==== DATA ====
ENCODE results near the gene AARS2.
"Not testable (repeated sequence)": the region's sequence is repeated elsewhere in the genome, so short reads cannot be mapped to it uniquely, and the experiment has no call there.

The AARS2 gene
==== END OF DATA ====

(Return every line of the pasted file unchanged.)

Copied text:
ENCODE results near the gene AARS2.
"Not testable (repeated sequence)": the region's sequence is repeated elsewhere in the genome, so short reads cannot be mapped to it uniquely, and the experiment has no call there.

The AARS2 gene